Bank for International Settlements
Weak banks should be allowed to fail and artificial financial safety nets removed if worldwide financial stability is to be achieved, the Bank for International Settlements (BIS) says.
'Capital that earns an inadequate rate of return should be withdrawn and firms must be allowed to merge, even with foreign partners, or to disappear,' the BIS said yesterday.
Opening the annual meeting of the central bank for central bankers, BIS president and chairman Wim Duisenberg said a political commitment was also needed to find a balance between market players and the regulatory authorities.
Despite low global inflation and steady growth there were still short-term risks that could derail the buoyancy of markets.
'Perhaps the most pressing concern is that inflationary pressures in the United States may prove more difficult to tame than is anticipated and the expansion may eventually end abruptly,' he said.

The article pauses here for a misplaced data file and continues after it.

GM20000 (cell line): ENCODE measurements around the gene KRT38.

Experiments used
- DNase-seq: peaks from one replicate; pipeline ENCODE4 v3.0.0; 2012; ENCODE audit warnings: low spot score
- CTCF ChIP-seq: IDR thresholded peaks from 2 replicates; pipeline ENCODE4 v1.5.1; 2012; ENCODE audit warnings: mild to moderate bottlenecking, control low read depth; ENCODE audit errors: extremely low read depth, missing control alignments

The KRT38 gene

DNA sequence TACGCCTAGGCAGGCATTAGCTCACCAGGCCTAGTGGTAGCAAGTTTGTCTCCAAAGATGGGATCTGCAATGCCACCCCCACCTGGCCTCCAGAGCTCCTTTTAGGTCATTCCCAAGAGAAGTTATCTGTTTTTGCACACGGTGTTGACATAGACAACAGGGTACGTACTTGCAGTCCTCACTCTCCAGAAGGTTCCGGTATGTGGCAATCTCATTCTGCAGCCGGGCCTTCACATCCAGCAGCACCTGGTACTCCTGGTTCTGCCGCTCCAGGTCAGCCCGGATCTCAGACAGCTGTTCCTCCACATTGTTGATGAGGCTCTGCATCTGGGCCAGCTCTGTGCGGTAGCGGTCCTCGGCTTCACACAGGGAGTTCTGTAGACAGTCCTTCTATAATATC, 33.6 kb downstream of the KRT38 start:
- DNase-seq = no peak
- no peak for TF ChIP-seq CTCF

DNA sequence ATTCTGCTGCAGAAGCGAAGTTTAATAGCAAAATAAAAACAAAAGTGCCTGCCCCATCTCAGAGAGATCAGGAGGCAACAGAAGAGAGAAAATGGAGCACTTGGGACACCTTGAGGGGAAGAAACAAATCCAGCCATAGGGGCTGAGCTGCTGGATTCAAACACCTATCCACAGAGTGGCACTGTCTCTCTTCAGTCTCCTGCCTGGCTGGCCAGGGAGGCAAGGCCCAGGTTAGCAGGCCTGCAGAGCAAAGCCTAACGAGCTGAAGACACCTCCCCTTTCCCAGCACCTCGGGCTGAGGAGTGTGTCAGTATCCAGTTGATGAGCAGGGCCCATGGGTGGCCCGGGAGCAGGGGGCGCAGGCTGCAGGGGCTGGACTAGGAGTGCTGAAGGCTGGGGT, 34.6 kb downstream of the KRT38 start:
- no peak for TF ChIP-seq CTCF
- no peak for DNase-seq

'The question is whether the macro-economic risks have been correctly valued and factored into asset prices or whether the materialisation of any of them could trigger some broader form of retrenchment.' He said financial market deregulation helped create faster growth, through a more efficient allocation of resources, but it also laid financial sectors 'prone to costly misadventures, particularly if encouraged by a climate of macro-economic instability'.
'While we have not yet experienced the economic losses that might be associated with a major failure in payment systems, which now routinely process several trillion dollars worth of payments a day, a few close calls in recent decades were wake-up calls as well.' Regulators must encourage cross-border links, become more market-friendly and transparent.
Mr Duisenberg said that having prudential safety guards and free markets also meant reducing safety net arrangements that served to insulate some parts of the financial industry.
'Dealing with these issues is a task that clearly goes well beyond the remit of prudential supervisors and central banks,' he said.